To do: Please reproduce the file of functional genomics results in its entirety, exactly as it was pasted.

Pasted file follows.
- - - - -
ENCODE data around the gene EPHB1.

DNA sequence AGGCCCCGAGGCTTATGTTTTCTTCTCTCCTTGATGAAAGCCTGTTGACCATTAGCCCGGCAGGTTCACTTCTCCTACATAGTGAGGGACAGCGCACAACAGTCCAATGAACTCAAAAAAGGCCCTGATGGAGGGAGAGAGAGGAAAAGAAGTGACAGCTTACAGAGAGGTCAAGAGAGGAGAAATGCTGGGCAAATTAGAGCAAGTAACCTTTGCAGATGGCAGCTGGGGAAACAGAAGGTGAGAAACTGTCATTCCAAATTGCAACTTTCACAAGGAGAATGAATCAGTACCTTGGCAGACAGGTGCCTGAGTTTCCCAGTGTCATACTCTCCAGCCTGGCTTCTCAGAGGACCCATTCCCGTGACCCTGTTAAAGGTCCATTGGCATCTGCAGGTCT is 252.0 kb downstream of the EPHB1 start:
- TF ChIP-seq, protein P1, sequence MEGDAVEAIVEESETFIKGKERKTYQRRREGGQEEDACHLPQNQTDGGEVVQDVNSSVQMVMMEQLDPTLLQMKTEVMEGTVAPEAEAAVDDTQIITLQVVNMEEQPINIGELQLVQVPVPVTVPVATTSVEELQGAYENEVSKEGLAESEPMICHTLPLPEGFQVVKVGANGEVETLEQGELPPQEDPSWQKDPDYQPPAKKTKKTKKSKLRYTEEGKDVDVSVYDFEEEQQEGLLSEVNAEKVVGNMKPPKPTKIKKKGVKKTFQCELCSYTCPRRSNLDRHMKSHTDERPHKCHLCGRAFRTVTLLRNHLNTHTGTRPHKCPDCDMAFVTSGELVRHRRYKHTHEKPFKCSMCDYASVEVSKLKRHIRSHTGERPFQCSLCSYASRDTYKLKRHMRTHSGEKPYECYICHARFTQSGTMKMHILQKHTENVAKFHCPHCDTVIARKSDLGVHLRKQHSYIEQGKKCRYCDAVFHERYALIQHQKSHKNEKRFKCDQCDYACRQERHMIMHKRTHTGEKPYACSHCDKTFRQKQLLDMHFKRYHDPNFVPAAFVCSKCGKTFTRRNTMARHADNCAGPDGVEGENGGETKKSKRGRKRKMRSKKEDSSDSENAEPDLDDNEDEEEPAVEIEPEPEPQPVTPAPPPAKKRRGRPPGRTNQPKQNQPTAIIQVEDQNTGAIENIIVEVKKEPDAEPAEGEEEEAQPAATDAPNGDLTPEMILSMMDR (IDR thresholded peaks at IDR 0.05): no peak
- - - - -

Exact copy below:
ENCODE data around the gene EPHB1.

DNA sequence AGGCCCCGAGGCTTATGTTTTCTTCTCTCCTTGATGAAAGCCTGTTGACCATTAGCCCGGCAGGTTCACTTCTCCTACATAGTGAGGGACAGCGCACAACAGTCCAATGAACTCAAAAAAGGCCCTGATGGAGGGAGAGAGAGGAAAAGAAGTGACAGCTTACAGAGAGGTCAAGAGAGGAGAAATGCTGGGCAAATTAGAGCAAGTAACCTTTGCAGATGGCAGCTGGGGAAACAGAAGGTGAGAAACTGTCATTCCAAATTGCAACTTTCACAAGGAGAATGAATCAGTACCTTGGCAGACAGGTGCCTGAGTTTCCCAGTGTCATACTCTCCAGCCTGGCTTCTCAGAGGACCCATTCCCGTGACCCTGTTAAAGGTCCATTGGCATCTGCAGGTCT is 252.0 kb downstream of the EPHB1 start:
- TF ChIP-seq, protein P1, sequence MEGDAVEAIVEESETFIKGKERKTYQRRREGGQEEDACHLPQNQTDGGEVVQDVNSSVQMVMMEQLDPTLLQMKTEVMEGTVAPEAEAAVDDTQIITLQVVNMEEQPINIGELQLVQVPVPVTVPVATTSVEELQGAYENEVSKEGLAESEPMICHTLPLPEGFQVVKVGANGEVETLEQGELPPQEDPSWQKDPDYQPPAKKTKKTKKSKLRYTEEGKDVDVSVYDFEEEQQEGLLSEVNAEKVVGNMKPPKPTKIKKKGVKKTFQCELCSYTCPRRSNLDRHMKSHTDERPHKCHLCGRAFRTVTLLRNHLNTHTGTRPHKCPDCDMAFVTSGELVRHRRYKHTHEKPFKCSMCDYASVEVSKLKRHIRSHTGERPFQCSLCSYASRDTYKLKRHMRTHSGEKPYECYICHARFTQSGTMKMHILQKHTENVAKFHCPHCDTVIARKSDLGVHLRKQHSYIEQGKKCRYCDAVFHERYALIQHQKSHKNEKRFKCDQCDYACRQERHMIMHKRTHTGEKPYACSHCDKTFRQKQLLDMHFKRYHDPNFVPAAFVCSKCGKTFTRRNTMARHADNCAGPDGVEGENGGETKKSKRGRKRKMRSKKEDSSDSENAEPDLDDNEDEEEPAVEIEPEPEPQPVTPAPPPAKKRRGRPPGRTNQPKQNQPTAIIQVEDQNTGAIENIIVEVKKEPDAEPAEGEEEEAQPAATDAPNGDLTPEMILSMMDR (IDR thresholded peaks at IDR 0.05): no peak